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Friday, August 15, 2014

Do’s and Don’ts: Do Create a Risk Assessment Dashboard (Part One)

You know that MS Project is a great scheduling tool. Did you also know that it can help you quantify and evaluate risk?

In this post I will provide you with the basics for a simple risk evaluation tool. Then, in the next blog entry, I will build a Risk Assessment Dashboard in MS Project.

Risk severity is usually expressed in terms of probability and impact to a task or a project’s product, schedule, work or cost. When used to mathematically indicate risk severity, the formula is:

Risk Severity = Probability X Impact

The grid below is a model to group and evaluate task and project risk. Risks are represented on a scale of 1 (low) to 25 (high) and are the result of the severity formula.

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In this simplified model I arbitrarily identified and grouped risks according to the following rules:

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Naturally, your organization would need to decide on the value range representing high, medium and low risk.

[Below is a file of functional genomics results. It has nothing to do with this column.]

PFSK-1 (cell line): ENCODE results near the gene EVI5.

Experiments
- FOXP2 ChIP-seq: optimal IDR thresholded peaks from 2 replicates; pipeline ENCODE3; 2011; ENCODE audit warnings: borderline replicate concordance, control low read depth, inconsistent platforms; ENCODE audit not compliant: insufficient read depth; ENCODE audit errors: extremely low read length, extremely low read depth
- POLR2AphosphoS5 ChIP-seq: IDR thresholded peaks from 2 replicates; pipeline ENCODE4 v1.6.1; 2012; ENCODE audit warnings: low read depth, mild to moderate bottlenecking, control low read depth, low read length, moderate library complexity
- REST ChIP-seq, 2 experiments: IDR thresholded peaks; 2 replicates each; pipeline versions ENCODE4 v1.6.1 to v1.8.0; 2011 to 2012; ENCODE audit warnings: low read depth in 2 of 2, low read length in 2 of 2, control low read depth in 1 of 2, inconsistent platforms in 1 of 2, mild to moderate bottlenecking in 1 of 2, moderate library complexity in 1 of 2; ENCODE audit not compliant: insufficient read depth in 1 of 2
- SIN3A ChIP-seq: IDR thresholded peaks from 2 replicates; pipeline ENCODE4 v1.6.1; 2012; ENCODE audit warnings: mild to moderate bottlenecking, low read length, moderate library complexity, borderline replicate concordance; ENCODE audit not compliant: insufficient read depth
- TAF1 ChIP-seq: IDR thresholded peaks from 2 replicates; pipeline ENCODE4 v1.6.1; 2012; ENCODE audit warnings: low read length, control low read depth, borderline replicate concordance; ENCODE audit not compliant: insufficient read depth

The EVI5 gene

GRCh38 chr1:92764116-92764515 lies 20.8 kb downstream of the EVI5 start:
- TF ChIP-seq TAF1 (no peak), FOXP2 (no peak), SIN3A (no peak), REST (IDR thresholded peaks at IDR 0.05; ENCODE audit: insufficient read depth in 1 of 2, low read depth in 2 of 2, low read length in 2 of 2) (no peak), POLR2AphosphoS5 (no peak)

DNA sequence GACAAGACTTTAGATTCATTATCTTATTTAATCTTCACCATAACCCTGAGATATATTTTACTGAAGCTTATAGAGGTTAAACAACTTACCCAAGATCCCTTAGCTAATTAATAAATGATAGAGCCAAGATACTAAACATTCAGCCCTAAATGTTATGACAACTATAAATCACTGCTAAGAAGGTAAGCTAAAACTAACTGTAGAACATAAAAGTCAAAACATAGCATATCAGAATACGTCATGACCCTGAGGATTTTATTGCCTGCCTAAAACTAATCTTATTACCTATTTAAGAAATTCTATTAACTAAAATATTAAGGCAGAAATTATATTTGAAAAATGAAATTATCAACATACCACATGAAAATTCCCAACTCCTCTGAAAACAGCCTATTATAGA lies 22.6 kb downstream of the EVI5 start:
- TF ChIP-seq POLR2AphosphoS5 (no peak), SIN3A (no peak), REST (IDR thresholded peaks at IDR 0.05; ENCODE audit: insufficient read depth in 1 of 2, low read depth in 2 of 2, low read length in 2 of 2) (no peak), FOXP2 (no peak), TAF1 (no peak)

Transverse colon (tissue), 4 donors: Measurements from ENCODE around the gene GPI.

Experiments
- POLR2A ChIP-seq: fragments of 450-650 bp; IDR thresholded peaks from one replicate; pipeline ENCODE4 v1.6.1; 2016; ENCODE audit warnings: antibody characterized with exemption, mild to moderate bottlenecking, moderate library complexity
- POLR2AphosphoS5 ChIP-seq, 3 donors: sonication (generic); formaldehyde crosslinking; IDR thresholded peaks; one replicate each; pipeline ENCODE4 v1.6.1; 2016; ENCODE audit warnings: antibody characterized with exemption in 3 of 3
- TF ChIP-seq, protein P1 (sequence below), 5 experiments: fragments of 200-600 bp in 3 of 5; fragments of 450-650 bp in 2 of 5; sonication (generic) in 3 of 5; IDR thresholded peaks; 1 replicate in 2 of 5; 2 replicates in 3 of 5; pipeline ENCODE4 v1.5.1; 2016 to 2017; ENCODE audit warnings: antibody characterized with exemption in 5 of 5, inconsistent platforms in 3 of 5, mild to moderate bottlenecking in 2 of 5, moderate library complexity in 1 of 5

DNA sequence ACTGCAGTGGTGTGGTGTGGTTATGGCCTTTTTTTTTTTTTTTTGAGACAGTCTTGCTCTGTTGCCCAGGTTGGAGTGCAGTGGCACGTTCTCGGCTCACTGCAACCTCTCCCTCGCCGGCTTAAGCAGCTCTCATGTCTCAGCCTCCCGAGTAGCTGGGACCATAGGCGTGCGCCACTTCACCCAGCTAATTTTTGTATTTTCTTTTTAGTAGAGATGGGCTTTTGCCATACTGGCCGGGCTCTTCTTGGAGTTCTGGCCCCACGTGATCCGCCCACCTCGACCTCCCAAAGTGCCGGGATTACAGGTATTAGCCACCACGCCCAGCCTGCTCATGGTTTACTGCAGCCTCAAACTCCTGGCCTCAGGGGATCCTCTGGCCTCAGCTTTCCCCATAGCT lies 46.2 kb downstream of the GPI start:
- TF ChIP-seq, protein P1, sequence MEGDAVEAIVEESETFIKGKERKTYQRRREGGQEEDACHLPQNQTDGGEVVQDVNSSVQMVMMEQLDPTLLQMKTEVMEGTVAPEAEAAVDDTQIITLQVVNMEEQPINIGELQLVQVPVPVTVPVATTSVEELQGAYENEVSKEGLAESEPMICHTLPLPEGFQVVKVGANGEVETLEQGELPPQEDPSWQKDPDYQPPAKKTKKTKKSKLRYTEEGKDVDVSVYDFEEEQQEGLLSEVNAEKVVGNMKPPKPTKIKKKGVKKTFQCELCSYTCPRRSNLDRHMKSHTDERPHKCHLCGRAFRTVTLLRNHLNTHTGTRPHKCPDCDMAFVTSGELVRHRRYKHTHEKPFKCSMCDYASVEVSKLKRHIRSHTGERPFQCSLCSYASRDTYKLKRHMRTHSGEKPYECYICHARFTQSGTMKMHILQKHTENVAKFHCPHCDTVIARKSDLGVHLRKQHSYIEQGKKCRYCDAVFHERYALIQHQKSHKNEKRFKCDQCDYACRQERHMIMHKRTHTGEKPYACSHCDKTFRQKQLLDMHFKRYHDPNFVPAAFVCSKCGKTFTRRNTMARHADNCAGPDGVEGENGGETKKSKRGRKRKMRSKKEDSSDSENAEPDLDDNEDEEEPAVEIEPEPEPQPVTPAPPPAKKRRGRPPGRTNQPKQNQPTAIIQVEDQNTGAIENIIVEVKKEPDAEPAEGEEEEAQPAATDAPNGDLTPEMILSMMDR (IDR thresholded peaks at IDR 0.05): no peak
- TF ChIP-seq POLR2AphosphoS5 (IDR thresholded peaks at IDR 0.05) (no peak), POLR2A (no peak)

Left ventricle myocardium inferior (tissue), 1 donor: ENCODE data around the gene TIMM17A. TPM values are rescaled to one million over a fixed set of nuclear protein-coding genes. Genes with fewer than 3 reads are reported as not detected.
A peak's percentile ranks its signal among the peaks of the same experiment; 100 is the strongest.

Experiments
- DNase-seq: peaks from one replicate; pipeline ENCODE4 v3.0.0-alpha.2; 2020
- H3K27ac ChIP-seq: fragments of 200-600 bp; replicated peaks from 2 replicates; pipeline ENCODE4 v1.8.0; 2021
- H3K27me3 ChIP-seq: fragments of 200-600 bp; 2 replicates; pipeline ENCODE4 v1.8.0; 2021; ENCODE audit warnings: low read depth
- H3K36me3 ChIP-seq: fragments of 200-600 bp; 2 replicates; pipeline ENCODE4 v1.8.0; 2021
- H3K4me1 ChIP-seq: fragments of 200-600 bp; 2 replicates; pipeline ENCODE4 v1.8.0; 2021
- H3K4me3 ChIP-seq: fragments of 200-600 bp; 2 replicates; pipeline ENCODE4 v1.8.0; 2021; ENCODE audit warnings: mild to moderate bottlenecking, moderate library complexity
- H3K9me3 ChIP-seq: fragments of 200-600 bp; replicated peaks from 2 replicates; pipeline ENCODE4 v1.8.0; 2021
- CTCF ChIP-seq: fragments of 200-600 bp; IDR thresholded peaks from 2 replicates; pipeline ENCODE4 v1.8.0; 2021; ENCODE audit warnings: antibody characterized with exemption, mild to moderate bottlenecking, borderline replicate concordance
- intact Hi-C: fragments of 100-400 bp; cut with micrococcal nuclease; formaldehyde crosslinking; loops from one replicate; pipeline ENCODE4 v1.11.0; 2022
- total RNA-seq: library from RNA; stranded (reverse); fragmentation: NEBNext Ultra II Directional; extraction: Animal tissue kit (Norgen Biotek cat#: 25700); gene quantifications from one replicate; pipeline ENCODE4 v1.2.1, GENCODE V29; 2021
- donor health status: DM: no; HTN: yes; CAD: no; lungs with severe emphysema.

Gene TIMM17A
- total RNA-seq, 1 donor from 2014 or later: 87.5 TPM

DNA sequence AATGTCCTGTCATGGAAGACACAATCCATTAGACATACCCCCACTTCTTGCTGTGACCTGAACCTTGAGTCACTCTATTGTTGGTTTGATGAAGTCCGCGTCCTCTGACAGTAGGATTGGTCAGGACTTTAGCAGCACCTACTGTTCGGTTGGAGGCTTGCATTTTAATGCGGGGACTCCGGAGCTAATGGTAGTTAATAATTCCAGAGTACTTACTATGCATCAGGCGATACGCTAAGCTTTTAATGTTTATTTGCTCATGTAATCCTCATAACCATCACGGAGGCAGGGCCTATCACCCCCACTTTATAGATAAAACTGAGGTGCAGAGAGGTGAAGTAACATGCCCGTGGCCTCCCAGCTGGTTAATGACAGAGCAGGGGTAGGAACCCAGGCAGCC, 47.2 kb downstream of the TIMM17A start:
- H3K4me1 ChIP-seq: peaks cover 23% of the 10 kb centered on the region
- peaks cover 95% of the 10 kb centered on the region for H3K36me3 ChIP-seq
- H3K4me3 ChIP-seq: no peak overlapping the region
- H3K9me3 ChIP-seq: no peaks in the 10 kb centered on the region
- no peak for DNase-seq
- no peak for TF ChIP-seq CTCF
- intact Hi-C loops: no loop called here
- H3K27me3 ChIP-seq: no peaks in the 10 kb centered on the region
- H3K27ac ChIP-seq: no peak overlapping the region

The purpose of evaluating the risk is to determine if any action is needed to mitigate or retire the risk. In my model, low risks are only monitored. Medium risks are monitored and a mitigation plan created but not executed. A high risk receives action for retirement.

Risk assessments range from simple spreadsheets such as my example to complicated programs creating statistical forecasts and representative graphics. The key is that you have a tool that is useful and usable for you in the management of risks.

In the next blog post I will outline the steps to create a Risk Assessment Dashboard. It looks like the figure below and will provide at a glance the rules, mathematical formulae and graphics to alert you to the state of risk in your project.

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(Click on the figure above to enlarge)


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